(at least for the real part of ${s}$ large enough), and hence by several applications of (5)

$\displaystyle \frac{1}{(s-\rho)^k} = D_\infty[ t \mapsto \frac{1}{(k-1)!} t^{\rho-1} \log^{k-1} t ](s)$

for any natural number ${k}$. This can lead to the following heuristic: if a Dirichlet series ${D[f](s)}$ behaves like a linear combination of poles ${\frac{1}{(s-\rho)^k}}$, in that

$\displaystyle D[f](s) \approx \sum_\rho \frac{c_\rho}{(s-\rho)^{k_\rho}}$

for some set ${\rho}$ of poles and some coefficients ${c_\rho}$ and natural numbers ${k_\rho}$ (where we again are vague as to what ${\approx}$ means, and how to interpret the sum ${\sum_\rho}$ if the set of poles is infinite), then one should expect the arithmetic function ${f}$ to behave like the continuous arithmetic function

$\displaystyle t \mapsto \sum_\rho \frac{c_\rho}{(k_\rho-1)!} t^{\rho-1} \log^{k_\rho-1} t.$

In particular, if we only have simple poles,

$\displaystyle D[f](s) \approx \sum_\rho \frac{c_\rho}{s-\rho}$

then we expect to have ${f}$ behave like continuous arithmetic function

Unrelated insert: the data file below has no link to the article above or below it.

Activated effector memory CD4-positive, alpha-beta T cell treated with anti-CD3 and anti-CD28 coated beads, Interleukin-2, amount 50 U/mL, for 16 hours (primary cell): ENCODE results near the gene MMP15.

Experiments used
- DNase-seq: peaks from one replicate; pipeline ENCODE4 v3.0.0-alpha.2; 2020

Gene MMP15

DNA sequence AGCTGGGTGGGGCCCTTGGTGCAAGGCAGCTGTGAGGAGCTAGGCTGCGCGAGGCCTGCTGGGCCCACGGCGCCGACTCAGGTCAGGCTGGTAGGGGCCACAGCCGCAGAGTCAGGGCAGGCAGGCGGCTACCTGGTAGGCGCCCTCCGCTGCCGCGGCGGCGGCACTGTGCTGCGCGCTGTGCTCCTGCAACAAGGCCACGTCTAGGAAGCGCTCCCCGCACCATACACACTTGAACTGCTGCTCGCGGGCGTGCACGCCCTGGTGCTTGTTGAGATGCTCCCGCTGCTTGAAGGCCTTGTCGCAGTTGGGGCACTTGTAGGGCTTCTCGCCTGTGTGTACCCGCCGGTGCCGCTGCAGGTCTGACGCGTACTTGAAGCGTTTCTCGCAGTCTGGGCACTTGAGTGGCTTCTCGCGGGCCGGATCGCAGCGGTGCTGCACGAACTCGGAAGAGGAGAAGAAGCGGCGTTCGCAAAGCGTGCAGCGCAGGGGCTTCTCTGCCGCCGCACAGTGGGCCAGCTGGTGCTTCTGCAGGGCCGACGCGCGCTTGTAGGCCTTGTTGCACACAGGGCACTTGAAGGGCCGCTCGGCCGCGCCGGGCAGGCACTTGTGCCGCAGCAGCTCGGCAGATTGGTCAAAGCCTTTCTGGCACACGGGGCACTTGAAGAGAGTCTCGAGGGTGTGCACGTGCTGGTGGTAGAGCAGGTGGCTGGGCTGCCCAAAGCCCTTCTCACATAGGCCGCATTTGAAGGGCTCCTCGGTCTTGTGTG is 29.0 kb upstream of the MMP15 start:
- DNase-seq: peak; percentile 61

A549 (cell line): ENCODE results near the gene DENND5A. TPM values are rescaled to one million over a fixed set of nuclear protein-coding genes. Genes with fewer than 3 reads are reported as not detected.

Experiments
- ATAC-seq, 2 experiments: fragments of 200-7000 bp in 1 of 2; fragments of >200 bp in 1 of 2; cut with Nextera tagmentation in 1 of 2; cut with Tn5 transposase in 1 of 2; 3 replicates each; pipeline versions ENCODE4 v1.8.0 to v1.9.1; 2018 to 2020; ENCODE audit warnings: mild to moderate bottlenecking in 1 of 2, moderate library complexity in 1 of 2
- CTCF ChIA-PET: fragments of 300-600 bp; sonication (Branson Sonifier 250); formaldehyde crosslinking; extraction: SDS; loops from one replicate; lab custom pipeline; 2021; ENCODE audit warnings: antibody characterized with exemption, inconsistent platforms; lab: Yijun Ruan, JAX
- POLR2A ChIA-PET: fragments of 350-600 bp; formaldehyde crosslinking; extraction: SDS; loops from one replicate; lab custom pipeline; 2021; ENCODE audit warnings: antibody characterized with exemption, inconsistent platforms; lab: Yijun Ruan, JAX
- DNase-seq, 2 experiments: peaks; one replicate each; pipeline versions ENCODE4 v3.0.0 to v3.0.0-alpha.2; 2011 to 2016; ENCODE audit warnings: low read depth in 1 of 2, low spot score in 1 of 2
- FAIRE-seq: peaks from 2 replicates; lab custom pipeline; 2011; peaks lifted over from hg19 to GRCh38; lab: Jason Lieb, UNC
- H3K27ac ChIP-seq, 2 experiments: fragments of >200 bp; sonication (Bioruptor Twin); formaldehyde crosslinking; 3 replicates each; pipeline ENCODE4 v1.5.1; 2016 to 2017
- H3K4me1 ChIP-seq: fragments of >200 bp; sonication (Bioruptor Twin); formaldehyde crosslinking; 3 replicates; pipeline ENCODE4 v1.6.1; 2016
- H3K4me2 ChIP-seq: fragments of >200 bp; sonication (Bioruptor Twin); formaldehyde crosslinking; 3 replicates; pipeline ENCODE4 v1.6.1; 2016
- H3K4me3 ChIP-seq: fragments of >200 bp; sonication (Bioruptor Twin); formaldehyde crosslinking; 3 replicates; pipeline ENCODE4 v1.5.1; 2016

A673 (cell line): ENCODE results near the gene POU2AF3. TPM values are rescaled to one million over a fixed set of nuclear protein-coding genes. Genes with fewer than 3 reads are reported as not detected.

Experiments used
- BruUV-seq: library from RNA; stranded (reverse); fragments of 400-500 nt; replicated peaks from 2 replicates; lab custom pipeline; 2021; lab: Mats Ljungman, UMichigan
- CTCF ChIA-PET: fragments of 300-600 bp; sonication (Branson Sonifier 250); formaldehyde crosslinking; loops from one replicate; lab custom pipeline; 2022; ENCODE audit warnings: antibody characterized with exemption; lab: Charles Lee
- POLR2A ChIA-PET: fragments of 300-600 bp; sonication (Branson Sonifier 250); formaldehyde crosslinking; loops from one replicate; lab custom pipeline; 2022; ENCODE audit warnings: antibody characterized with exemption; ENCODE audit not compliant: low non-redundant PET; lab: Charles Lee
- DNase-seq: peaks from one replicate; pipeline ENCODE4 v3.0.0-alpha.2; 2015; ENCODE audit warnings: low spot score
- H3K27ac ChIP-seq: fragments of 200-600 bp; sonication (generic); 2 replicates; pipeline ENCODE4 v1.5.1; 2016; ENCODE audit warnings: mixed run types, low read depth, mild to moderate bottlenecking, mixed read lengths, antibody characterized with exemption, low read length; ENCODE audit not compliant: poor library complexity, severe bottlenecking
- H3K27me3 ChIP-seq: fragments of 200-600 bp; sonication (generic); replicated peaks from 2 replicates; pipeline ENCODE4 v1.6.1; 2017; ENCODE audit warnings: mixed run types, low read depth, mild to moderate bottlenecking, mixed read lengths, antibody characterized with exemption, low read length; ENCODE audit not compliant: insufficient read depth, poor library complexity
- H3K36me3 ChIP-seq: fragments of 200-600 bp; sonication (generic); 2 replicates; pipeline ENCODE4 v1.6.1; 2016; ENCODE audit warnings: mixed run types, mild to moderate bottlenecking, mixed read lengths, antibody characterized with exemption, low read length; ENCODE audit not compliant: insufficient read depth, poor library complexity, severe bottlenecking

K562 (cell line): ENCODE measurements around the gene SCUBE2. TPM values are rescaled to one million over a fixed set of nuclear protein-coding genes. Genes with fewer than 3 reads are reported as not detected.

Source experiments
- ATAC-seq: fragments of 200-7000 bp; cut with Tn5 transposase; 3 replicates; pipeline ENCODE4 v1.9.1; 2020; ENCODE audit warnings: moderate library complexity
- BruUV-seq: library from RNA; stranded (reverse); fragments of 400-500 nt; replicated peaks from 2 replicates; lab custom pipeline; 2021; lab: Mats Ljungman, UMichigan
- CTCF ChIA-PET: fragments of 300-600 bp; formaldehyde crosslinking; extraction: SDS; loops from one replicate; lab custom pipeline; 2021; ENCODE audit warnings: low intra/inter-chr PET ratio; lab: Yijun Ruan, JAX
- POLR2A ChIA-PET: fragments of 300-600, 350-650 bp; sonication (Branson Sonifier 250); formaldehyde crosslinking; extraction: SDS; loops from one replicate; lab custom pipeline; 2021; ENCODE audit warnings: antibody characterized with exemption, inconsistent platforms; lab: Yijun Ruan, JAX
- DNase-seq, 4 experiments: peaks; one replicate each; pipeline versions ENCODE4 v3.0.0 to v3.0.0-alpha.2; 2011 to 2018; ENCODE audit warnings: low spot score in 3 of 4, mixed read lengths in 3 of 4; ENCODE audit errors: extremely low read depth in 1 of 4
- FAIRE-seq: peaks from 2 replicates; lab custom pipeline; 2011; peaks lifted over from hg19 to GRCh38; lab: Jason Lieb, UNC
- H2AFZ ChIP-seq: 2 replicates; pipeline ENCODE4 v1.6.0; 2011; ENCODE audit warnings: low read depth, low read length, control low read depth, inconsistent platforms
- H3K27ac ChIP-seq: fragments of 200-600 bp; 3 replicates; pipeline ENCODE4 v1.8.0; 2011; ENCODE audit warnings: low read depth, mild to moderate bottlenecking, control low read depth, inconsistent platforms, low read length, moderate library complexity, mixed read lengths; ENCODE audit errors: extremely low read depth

$\displaystyle t \mapsto \sum_\rho c_\rho t^{\rho-1}.$

Integrating this from ${1}$ to ${x}$, this heuristically suggests an approximation

$\displaystyle \sum_{n \leq x} f(n) \approx \sum_\rho c_\rho \frac{x^\rho-1}{\rho}$

for the summatory function, and similarly

$\displaystyle \sum_{n \leq x} \frac{f(n)}{n} \approx \sum_\rho c_\rho \frac{x^{\rho-1}-1}{\rho-1},$

with the convention that ${\frac{x^\rho-1}{\rho}}$ is ${\log x}$ when ${\rho=0}$, and similarly ${\frac{x^{\rho-1}-1}{\rho-1}}$ is ${\log x}$ when ${\rho=1}$. One can make these sorts of approximations more rigorous by means of Perron’s formula (or one of its variants) combined with the residue theorem, provided that one has good enough control on the relevant Dirichlet series, but we will not pursue these rigorous calculations here. (But see for instance this previous blog post for some examples.)

For instance, using the more refined approximation

$\displaystyle \zeta(s) \approx \frac{1}{s-1} + \gamma$

to the zeta function near ${s=1}$, we have

$\displaystyle {\mathcal D}[d_2](s) = \zeta^2(s) \approx \frac{1}{(s-1)^2} + \frac{2 \gamma}{s-1}$

we would expect that

$\displaystyle d_2 \approx L_\infty + 2 \gamma$

and thus for instance

$\displaystyle \sum_{n \leq x} d_2(n) \approx x \log x - x + 2 \gamma x$

which matches what one actually gets from the Dirichlet hyperbola method (see e.g. equation (44) of this previous post).

Or, noting that ${\zeta(s)}$ has a simple pole at ${s=1}$ and assuming simple zeroes elsewhere, the log derivative ${-\zeta'(s)/\zeta(s)}$ will have simple poles of residue ${+1}$ at ${s=1}$ and ${-1}$ at all the zeroes, leading to the heuristic